We would love to hear your thoughts! Please use this feedback form or contact Candice Mack or me to discuss the future of the organization. Also, look for regular strategic planning updates on the YALSAblog!

Strategic Planning Update: Teens First

It’s a fairly universal idea. One that few would really choose to debate. So why is the concept of putting teens first in teen services important enough to serve as a focal point to the next YALSA Strategic Plan? When we talk about the The Future of Library Services for and with Teens: A Call to Action, we often implement the hashtag #act4teens and talk about a Teens First mentality. But what does acting for teens and putting teens first really mean? For YALSA’s next Strategic Plan, it’s critical that we strive to maintain the central message of the Futures Report and carry it forward.

Working with teens can be challenging, but most of us would agree that the value of preparing teens for the next phase of their lives far outweighs any difficulties we may share with them on a day-to-day basis. Many of the outcomes that we measure in our libraries are not truly based on teens first, but instead on more random but quantifiable data. Examples of this include the circulation or use of the collection, the number of people attending our programs, or the number of people walking in the door. These all provide valuable information, but the numbers place the focus on tangible things rather than on teens, and putting them first. Any policies that put teens last need to be seriously reconsidered.

Everyone loves catchy displays, lists of books that have won awards, cool programming ideas, and plenty of staff in the building. Spending too much time creating lists of books puts the collection ahead of the teens. Curating displays that bring staff great joy but don’t catch the attention of many teens puts staff ahead of teens. Instead, put teens first by focusing our time on what teens in our communities are asking for. Talk with teens about the collection and have meaningful conversations about what they’re reading. Put teens first by aligning programs that account for your community’s audience. Ask teens what they want and what you can provide for them to prosper in their ongoing education or future career. Connect with teens rather than simply being their adult monitor.

The upcoming, three-year Strategic Plan is all about putting and keeping teens first in our libraries. If you are interested in commenting on YALSA’s next Strategic Plan, please participate at: https://www.surveymonkey.com/r/R7MMRSG

Todd Krueger is a Selector in the Collection Development department at Baltimore County Public Library in Towson, MD. He currently serves as YALSA’s Division Councilor.

 

Strategic Planning Update: It’s So Exciting!

A little less than two years ago YALSA published the “Future of Library Services for and with Teens: A Call to Action” report. (Often referred to as the Futures Report.) At that time YALSA also started talking about how to help library staff working for and with teens to develop programs and services that align with the recommendations in that report. Some of the projects YALSA launched to support that work include futures-focused webinars on topics related to the recommendations made in the report, the Programming Guidelines and Programming HQ, and a wide-array materials for library staff to use to better understand and advocate for the library services discussed in the document.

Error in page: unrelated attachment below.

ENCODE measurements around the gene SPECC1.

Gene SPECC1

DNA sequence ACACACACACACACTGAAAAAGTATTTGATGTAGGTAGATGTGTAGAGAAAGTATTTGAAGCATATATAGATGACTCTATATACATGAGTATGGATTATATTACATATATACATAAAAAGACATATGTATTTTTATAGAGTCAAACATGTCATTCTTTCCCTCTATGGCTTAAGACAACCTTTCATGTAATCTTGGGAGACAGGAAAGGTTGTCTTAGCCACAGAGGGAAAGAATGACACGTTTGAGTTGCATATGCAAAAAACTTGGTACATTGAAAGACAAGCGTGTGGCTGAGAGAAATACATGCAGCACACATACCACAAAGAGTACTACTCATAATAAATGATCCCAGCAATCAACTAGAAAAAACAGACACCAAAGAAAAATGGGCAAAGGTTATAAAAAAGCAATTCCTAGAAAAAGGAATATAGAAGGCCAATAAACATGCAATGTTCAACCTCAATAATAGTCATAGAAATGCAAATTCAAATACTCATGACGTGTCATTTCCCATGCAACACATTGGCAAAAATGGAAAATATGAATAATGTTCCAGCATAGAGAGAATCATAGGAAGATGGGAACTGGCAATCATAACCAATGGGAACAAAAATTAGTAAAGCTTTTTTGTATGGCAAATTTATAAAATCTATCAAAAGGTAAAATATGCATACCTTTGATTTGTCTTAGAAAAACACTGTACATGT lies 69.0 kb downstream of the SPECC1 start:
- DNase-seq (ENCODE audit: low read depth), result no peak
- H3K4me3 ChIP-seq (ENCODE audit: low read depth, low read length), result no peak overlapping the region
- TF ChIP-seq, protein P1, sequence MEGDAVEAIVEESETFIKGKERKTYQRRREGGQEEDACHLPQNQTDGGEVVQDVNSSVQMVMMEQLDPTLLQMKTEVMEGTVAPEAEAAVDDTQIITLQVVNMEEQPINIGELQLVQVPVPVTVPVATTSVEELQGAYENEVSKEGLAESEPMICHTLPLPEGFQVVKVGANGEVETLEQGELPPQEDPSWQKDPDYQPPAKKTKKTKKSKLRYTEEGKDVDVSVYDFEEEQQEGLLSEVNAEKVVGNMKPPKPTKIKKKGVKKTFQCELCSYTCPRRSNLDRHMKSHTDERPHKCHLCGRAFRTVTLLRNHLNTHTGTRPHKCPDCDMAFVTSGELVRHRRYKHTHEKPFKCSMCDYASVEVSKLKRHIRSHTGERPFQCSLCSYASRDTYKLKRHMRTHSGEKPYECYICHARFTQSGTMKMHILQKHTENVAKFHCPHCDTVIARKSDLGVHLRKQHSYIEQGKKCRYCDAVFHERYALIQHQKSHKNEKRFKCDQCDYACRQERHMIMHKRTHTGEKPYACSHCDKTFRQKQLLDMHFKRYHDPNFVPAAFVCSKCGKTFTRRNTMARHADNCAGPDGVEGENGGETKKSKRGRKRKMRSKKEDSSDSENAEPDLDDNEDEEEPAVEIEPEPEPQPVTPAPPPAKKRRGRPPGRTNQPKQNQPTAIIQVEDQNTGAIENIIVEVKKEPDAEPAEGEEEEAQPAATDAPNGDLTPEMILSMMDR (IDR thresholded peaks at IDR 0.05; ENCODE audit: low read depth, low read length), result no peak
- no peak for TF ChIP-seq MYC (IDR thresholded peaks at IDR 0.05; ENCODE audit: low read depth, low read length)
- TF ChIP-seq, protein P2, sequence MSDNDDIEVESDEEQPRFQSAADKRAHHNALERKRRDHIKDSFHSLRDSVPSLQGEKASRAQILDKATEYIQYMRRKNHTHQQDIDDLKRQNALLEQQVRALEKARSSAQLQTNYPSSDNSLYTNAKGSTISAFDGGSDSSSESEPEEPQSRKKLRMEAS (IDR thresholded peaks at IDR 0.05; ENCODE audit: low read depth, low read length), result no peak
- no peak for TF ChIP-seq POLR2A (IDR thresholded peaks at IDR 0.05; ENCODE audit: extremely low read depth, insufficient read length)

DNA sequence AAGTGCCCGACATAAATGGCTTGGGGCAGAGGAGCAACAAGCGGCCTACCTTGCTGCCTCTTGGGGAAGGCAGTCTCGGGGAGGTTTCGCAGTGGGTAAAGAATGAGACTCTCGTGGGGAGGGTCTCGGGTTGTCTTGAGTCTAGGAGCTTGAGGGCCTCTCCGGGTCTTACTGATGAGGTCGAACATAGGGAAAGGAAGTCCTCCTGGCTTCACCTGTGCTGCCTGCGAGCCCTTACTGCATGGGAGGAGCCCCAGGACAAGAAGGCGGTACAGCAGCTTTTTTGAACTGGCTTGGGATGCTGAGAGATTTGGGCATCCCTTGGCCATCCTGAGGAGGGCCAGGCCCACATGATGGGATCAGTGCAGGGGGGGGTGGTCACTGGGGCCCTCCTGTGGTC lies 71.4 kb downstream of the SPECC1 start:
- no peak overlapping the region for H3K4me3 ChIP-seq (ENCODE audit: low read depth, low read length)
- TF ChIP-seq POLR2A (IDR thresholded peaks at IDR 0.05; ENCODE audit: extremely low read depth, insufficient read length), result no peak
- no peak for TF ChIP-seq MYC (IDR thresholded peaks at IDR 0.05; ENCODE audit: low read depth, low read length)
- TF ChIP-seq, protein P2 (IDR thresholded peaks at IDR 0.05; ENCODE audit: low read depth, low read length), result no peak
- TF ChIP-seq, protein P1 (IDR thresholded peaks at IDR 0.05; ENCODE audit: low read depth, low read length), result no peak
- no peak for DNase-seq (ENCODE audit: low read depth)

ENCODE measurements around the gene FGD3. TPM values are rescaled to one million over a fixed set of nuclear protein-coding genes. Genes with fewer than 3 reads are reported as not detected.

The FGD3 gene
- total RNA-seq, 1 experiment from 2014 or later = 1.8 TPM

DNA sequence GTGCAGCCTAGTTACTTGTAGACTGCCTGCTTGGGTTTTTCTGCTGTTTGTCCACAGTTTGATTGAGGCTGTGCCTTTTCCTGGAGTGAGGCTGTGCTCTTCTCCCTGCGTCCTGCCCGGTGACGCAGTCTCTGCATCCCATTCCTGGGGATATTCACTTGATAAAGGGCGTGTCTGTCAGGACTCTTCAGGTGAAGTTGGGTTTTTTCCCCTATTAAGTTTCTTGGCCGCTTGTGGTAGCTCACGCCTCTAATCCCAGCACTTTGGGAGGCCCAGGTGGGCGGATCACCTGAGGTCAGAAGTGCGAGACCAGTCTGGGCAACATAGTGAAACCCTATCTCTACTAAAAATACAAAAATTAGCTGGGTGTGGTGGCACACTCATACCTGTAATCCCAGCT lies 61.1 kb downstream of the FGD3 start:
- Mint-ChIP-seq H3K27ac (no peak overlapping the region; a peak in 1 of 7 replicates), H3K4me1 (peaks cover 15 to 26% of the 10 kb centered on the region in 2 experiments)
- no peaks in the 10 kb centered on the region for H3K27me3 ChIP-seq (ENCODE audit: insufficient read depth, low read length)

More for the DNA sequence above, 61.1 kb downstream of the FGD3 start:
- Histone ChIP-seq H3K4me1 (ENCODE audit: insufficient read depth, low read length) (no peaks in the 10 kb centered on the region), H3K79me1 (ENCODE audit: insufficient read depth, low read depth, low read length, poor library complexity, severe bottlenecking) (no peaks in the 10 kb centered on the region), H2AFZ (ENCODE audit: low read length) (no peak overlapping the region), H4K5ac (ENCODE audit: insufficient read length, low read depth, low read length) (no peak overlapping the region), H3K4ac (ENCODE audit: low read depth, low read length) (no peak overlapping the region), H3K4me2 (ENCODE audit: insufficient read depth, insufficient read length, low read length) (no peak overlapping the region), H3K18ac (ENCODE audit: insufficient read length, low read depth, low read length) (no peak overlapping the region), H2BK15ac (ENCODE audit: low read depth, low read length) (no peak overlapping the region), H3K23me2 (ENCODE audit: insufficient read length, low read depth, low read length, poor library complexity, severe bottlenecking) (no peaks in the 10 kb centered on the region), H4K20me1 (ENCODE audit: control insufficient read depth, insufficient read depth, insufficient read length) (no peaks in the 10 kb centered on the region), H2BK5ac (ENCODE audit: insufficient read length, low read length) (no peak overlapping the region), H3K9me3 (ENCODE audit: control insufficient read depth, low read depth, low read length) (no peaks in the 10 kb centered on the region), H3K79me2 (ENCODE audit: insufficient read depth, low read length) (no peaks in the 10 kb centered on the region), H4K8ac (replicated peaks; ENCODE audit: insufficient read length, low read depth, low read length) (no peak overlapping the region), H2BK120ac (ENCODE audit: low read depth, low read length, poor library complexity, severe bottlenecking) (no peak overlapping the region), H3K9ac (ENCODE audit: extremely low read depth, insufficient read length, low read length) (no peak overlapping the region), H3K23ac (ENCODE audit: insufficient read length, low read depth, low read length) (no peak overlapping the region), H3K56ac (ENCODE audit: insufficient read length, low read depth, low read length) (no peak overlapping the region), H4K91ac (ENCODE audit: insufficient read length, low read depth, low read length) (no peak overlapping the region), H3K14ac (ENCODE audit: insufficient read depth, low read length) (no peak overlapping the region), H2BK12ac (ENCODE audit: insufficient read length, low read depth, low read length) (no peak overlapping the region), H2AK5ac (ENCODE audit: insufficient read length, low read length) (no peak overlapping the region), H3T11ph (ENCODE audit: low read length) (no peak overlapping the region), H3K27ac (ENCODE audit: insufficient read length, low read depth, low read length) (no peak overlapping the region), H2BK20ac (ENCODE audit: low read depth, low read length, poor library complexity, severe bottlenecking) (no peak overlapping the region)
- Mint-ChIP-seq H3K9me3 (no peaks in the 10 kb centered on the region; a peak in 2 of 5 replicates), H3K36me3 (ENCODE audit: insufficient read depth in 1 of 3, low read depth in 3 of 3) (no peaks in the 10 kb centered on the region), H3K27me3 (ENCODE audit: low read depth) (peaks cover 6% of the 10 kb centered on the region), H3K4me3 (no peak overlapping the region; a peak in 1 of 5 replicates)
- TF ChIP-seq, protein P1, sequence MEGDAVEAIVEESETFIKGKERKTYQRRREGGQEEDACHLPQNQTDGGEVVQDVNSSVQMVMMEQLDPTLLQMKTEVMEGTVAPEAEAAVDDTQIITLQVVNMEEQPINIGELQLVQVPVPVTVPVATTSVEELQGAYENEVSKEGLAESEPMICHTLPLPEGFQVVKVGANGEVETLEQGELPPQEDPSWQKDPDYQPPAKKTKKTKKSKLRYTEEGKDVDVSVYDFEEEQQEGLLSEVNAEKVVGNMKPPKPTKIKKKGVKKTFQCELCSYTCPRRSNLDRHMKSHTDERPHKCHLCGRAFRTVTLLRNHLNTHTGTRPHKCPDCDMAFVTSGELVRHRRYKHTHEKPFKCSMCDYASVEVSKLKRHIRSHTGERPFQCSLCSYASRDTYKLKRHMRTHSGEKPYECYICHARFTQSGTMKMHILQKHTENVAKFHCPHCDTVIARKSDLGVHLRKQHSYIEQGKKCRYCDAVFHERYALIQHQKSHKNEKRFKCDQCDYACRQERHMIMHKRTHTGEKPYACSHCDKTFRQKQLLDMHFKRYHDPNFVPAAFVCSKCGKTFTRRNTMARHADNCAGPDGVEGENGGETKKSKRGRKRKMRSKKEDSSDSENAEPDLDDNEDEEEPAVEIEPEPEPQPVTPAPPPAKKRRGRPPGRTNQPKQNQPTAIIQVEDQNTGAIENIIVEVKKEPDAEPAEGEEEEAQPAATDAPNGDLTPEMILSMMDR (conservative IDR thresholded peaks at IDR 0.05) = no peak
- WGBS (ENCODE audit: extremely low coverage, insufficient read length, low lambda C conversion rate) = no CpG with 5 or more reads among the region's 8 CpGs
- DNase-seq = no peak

Now, YALSA is taking the next step in supporting the future-focused ideas of the report and in helping library staff support the lives and needs of teens in 2015, 2016, and beyond. That next step is in the development of an up-to-date vision and plan for YALSA (the current strategic plan runs through the end of this year). It’s a great opportunity to think about all that YALSA does and make sure that the programs and services provided to members are those that will best help them support teens today.  And in this latest round of planning, we’re doing much more than updating a document.  We’re looking broadly at where YALSA is and where we want and need to go.  That’s exciting because:

  • There is a teens first focus. That means that YALSA is keying in on a strategic plan that makes sure the work the association does supports the needs of today’s teens as they prepare for college, careers, and life. Continue reading

Strategic Planning Update: Observations from the Scouting Expedition

YALSA is formulating its next strategic plan, which will be a 3 year plan rather than a 5 year one. Directly after the Young Adult Services Symposium, YALSA staff and the Executive Committee met for 1.5 days to dig deeply into the process. In her recent blog post, YALSA President, Candice Mack, referred to this time as “a ‘scouting expedition’/environmental scan.” Four YALSA members also participated in the first half-day session.

Facilitated by Eric Meade from the Whole Mind Strategy Group, attendees utilized The Future of Library Services for and with Teens: A Call to Action to reflect on what the future landscape of teen services in libraries might look like. Just like the Futures report calls for a paradigm shift that leads to teen-centric services, the new strategic plan will take a teen-centered approach by putting teens’ needs at the forefront and setting goals that support YALSA members in helping teens meet those needs.

Attendees gathered in a large circle in a meeting room at the Hilton where the Symposium was held. After an explanation of theories and of the process of the day, different groups went into the “fishbowl” (a circle within the larger circle) to answer questions relating how the Futures report could strategically address the landscape of teen services and YALSA. Later, we divided into groups to brainstorm possible goals we would like to see YALSA achieve in the year 2025. We then categorized the goals into groups.